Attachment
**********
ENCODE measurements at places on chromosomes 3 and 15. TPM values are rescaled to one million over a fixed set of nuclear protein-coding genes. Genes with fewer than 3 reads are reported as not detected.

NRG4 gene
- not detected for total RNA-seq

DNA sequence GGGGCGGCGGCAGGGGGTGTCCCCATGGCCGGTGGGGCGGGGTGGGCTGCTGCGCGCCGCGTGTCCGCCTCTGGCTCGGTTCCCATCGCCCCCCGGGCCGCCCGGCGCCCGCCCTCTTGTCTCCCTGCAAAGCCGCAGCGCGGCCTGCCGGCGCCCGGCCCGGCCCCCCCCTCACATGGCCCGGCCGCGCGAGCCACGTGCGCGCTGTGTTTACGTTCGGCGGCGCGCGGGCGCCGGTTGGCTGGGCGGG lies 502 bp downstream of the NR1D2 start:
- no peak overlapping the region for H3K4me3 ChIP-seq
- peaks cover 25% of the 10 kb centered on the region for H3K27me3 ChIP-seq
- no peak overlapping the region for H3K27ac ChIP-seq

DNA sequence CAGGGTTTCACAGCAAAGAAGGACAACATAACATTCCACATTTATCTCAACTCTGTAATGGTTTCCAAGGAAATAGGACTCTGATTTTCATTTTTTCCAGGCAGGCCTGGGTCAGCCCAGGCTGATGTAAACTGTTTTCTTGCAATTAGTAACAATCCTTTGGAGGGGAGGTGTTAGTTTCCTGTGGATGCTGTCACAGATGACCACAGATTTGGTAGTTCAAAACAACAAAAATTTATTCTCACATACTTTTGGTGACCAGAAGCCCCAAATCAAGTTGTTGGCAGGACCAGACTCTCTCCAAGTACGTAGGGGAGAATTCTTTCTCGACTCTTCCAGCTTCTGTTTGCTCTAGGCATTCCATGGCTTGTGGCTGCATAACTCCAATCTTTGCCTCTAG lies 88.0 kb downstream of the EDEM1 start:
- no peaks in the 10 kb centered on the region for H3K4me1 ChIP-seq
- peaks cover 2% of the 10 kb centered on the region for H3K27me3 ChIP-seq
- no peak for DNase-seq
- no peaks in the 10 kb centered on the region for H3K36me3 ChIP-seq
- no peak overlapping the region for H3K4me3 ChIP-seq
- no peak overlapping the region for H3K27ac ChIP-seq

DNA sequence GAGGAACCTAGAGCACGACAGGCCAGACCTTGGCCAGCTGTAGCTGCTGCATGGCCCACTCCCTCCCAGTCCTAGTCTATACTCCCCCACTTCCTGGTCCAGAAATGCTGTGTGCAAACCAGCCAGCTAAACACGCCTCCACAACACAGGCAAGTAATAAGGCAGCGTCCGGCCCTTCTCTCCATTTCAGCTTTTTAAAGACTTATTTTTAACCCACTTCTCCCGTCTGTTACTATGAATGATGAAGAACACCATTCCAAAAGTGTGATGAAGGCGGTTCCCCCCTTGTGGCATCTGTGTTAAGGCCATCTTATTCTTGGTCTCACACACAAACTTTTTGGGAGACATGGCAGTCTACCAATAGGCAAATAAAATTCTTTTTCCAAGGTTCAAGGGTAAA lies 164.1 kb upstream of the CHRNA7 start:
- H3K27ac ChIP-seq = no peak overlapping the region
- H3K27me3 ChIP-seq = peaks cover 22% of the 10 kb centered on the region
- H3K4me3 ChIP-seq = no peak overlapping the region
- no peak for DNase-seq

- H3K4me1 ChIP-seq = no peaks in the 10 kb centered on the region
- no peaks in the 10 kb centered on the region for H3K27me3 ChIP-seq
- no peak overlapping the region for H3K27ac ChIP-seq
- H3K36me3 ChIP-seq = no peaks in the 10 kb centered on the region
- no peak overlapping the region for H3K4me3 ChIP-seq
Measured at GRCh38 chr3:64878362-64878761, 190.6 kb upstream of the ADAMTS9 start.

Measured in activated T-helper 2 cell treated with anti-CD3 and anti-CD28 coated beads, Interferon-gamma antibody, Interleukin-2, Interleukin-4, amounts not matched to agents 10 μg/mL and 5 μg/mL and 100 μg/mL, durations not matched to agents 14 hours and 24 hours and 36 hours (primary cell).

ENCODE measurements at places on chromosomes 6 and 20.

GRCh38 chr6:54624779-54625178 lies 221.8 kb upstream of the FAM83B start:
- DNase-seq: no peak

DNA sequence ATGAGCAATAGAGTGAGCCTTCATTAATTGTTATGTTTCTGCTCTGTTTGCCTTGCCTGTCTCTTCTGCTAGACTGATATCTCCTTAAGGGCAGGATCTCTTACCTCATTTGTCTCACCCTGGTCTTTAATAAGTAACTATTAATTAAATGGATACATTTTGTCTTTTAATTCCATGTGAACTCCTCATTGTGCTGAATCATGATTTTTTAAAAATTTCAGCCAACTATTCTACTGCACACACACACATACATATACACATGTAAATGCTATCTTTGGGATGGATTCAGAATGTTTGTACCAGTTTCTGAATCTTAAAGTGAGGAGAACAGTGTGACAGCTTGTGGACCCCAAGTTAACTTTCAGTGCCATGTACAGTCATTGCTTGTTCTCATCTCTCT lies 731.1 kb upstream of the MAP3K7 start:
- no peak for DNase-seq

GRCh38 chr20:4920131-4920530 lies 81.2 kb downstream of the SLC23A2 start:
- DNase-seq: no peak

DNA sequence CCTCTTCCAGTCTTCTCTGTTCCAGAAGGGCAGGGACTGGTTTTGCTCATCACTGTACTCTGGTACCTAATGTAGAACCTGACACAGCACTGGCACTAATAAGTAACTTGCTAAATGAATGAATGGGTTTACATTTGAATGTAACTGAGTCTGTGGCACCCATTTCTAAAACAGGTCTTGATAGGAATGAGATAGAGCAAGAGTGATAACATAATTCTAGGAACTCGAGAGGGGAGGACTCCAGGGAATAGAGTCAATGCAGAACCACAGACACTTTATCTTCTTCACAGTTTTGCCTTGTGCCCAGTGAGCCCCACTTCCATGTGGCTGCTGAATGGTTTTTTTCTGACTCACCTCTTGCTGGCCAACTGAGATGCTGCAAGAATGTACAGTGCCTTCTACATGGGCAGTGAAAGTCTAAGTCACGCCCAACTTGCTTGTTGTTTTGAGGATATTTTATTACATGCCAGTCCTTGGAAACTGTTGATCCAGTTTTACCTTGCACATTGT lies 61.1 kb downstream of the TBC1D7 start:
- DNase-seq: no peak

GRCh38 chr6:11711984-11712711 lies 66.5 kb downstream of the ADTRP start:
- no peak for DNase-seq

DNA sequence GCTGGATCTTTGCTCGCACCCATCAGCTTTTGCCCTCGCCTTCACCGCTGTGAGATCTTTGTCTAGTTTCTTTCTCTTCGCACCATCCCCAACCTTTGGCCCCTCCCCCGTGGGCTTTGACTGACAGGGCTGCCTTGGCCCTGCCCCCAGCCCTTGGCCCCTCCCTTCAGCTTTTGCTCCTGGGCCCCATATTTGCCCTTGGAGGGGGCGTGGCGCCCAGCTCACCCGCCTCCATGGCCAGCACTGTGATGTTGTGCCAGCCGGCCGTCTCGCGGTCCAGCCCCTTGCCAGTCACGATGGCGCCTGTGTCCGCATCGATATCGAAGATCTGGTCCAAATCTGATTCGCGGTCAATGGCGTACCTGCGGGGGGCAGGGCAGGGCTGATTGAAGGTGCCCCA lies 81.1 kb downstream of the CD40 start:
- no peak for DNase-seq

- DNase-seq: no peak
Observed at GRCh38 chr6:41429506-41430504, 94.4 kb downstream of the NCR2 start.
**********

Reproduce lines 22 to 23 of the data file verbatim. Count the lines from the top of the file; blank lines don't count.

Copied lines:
- no peak overlapping the region for H3K27ac ChIP-seq
- H3K36me3 ChIP-seq = no peaks in the 10 kb centered on the region